Lost in the Stars

It’s my first week back at Uni and I must confess, I’ve been thrown completely in the deep end. An emergency brain surgery last week has set me back a solid amount, but it was perhaps the live tweeting experience during the South Korean film State of Play (2013) that proved a greater challenge, as I entered a territory in which I’ve truly never subsisted before.

Growing up in a very emblematic White, rural, Australian family; the domain of Asian cinema could not be more foreign to me. Coupled with my true absence of knowledge about anything gaming related, the screening from last week was challenging to say the least. After four years in a digital media degree, this was certainly not my first experience with live tweeting, but it was the first time I did not actually participate in the online dialogue, instead watching along in perplexity from behind my screen. It also might have been the copious amounts of Endone that were still floating around my system post-surgery that could be to blame, but I’ll leave that up to interpretation.

Nevertheless, State of Play was an interesting and unique film. To say I enjoyed it would be a stretch, but I also believe this opinion is closely linked with my lack of exposure to the genre, and I look forward to expanding my participation, dialogue and discourse in the coming weeks. Live tweeting on the class hashtag has in the past been a highly effective method of complimenting the material with opinions and discussions, and I hope that this semester I can use the experience to my advantage in broadening my horizons.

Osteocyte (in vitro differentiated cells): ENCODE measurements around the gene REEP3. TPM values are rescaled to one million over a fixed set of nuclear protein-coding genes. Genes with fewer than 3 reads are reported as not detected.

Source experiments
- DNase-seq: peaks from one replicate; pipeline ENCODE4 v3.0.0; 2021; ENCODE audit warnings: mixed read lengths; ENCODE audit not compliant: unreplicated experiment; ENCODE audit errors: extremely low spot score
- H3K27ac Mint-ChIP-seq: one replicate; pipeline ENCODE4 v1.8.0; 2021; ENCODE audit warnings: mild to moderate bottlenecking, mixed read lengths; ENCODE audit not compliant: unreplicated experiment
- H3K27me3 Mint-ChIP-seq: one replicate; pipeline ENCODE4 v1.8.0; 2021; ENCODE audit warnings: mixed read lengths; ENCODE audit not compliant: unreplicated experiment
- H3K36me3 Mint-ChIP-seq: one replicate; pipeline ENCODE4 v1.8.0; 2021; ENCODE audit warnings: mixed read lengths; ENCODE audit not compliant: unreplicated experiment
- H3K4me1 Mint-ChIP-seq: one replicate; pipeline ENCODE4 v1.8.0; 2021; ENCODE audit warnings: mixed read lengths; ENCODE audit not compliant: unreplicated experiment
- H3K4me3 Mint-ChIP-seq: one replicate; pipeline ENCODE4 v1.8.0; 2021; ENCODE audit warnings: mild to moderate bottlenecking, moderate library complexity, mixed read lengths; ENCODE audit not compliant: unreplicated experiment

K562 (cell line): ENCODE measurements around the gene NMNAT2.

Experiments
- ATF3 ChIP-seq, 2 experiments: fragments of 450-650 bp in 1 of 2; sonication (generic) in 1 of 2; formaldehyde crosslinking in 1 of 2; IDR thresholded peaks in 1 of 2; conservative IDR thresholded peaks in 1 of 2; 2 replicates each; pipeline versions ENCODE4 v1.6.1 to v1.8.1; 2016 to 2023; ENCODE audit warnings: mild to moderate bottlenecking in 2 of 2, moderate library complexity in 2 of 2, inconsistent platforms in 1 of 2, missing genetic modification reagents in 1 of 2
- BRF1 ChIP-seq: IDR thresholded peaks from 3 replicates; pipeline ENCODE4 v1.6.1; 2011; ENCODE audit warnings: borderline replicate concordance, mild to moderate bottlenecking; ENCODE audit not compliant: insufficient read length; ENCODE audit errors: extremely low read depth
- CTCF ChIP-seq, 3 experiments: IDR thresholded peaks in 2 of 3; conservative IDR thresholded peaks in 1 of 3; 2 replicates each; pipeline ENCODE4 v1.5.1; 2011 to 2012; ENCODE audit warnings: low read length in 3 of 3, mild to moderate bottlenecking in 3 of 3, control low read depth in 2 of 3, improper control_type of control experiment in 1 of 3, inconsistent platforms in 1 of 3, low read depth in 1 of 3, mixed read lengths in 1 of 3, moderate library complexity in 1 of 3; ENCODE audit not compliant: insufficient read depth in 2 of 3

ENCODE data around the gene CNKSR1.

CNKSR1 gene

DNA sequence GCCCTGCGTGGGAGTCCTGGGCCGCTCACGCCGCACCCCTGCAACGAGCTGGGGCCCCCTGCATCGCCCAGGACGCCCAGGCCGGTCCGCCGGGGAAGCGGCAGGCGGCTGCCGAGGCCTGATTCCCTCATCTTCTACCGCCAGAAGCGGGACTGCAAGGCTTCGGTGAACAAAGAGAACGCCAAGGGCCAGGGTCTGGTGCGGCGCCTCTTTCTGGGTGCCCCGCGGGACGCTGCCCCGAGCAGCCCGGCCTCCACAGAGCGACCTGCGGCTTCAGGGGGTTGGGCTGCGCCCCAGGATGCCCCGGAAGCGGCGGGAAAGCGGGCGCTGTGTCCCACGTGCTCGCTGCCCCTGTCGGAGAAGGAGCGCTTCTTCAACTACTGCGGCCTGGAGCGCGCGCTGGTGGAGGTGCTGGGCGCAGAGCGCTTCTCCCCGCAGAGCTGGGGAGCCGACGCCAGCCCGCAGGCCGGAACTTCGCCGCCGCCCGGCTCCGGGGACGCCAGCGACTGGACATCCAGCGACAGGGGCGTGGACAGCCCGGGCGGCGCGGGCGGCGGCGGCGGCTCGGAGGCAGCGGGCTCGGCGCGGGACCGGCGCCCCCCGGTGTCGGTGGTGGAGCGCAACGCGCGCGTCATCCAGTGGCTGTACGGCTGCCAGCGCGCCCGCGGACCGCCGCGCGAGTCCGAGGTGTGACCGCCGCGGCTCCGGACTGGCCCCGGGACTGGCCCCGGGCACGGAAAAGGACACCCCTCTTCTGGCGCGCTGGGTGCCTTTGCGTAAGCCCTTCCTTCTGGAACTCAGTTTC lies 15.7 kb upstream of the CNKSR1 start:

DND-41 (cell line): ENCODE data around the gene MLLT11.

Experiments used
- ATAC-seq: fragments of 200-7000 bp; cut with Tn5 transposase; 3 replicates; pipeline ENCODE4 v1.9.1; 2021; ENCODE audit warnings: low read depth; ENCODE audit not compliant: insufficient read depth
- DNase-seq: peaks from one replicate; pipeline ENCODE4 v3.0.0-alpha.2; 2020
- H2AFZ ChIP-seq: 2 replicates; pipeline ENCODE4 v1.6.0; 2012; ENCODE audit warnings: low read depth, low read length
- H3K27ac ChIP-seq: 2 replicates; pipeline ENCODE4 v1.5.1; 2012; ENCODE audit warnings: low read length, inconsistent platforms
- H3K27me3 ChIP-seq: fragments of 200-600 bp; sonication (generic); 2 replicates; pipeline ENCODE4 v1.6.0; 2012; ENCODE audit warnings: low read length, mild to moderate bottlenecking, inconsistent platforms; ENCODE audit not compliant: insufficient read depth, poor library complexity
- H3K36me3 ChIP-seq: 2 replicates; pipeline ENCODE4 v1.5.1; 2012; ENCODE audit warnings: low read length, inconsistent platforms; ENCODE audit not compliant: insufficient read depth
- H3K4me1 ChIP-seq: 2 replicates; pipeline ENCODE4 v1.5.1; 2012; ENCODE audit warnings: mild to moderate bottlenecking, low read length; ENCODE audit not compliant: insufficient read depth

Regardless of the content, I’m undeniably a fiend for a good doco, and this screening provided very enjoyable viewing. The use of camera techniques such as actuality and voiceover commentary made for very engaging material, which was surprising considering how little actually I understood about what was going on. Some later research conducted into Starcraft and its impact on this gaming culture revealed some very insightful cultural comprehension and association, and the true significance of this game was made apparent in the sheer pressure placed upon participants. One gamer recalled that “my Mum told me, before the game, not to come back home if I don’t make it”.

I enter this subject with mixed feelings of anticipation and eagerness. I know it will not come without its challenges, but I look forward to the new knowledge and material it will bring.

Published by susiealdermann

Fifth Year Bachelor of Communications and Media/ Bachelor of International Studies (Dean's Scholar) student

One thought on “Lost in the Stars

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